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Pink Banana World

According to an old Irish myth, there is a pot of gold waiting at the end of every rainbow. In the heart of Sonoma’s Wine Country Fountaingrove Lodge, a revolutionary new oasis welcoming LGBT seniors, is for those fortunate enough to discover it, a place that validates the spirit of that ancient myth in a metaphorical, if not wholly literal, sense.

While there be my no physical pot of gold awaiting seniors arriving at Fountaingrove Lodge, there is America’s first upscale lesbian, gay, bisexual and transgender (LGBT)-friendly retirement community committed to providing continuing and progressive care, a fact that, in and of itself, represents what can be only be categorized as a golden opportunity for a segment of the seniors community that has long been overlooked and under-served.

Unlike so many retirement homes, Fountaingrove Lodge is more resort than traditional senior living facility. A genuinely luxurious community of residences, Fountaingrove is comprised of 64 apartment-homes and six standalone bungalows, complemented by a 33-unit community called The Terraces that offers specialized services for individuals with early to advanced stages of memory loss.  Adding to the aesthetic allure of this unique community is its defining craftsman style, award-winning architecture which is distinguished by building elements and interiors that feature fine woodwork as well as the use of natural materials that blend contemporary style with classic quality.  Living areas are spacious and the list of upscale amenities on tap at Fountaingrove include five-star dining, a wine cave, a fitness center, a movie theater and much more. That all of this is luxury is nestled in Sonoma Wine Country on a picturesque 10-acre retirement campus in one of the most LGBT-friendly quadrants of the United States is merely an added bonus.

Put more succinctly, [...]

By |April 14th, 2015|Uncategorized|Comments Off on Pink Banana World|

New York Times

Jon Allen lived most of his life very much out of the closet. He didn’t want to go back in when he grew older. “After you live in Key West for 20 years, you’re out comfortably every minute of every day,” said Mr. Allen, 72. “The fear is not that you’re going to move into a place that’s homophobic but that at some point you might become fairly helpless and that you’ll come across some random odd caregiver who makes it his or her purpose in life to make you miserable or to let you know you’re a sinner or whatever.”

So in May, he packed up his belongings and moved into a three-bedroom apartment at Fountaingrove Lodge, a continuing-care retirement community in Santa Rosa, Calif., in the heart of wine country. It was costly — there was a $740,000 entrance fee, some of which he’ll get back if he leaves, or his heirs will if he dies — along with a $5,150 monthly fee, which covers insurance, taxes, utilities, weekly housekeeping and about 25 meals a month. But it was appealing on many levels.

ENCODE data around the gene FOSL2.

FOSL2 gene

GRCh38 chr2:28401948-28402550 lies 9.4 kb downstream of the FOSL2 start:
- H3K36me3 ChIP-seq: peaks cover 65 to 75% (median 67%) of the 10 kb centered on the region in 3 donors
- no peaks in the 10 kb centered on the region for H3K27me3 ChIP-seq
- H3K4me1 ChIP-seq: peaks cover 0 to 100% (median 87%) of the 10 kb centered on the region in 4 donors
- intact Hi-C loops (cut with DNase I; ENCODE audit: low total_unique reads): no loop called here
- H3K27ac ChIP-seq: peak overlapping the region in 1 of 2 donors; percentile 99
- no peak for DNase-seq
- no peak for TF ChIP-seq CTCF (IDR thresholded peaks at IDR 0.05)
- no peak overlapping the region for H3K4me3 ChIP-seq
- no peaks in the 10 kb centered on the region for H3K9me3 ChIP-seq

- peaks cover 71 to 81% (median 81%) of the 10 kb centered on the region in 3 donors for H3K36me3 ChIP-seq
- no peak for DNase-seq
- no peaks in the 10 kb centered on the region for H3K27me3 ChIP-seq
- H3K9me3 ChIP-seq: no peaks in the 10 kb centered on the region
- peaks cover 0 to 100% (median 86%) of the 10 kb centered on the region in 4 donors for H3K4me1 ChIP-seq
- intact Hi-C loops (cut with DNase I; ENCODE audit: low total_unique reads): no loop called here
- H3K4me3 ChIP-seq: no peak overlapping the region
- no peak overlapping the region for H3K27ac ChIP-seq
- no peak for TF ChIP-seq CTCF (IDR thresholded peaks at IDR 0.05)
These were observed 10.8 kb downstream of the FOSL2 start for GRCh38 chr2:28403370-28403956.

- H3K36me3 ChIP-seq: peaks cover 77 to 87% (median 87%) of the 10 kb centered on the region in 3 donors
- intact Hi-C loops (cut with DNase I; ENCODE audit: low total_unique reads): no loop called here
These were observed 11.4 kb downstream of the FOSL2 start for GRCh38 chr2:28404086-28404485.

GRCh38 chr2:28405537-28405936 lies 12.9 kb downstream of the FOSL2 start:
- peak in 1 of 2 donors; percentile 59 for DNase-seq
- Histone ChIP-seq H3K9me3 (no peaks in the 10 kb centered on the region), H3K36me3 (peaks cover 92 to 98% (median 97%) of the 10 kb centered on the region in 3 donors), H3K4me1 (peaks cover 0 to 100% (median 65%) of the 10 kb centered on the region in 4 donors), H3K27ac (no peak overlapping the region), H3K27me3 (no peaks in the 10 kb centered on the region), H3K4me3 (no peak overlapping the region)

For starters, it is an L.G.B.T.-focused community, which he liked. (Straight people are allowed.) For Mr. Allen, it was also a memory-free zone, in a part of the world he and his husband, who died last year, had never visited together. “I’m not trying to forget, but living with memories is hard sometimes,” said Mr. Allen, who still runs a hotel called Island House in Key West, Fla.

Fountaingrove is one of a number of niche retirement homes catering to people with similar interests and passions. Although some special-interest communities have been around for a while — the Lillian Booth Actors Home, [...]

By |December 29th, 2014|Uncategorized|Comments Off on New York Times|

Sonoma County Gazette

When I began my career as a chef, I never imagined I would eventually fill the position of Culinary Services Director at two senior living communities in Santa Rosa. Over the years, I worked alongside renowned chefs Wolfgang Puck and Nancy Oakes; cooked for political dignitaries in Washington, D.C. at the Morrison-Clark Historic Inn & Restaurant; worked as a sous chef at the legendary Chez Nous in San Francisco; and then, became an executive chef first at Belden Taverna before taking a position at the historic Presidio Golf Club, also in San Francisco. 

It wasn’t until just a few years ago that I took a leap of faith from the restaurant world of fine dining to find a new happy home in luxury retirement living. So, here I am: Culinary Services Director for Varenna and Fountaingrove Lodge, which are two Oakmont Senior Living communities in Santa Rosa. What changed? One reason: I came to realize that these facilities are of the same caliber as the fine establishments on my résumé. From the living accommodations to the lush grounds, and from the concierge services to the indoor and outdoor dining spaces, Oakmont Senior Living has created an opulent world where the culinary journey is just one aspect of the experience.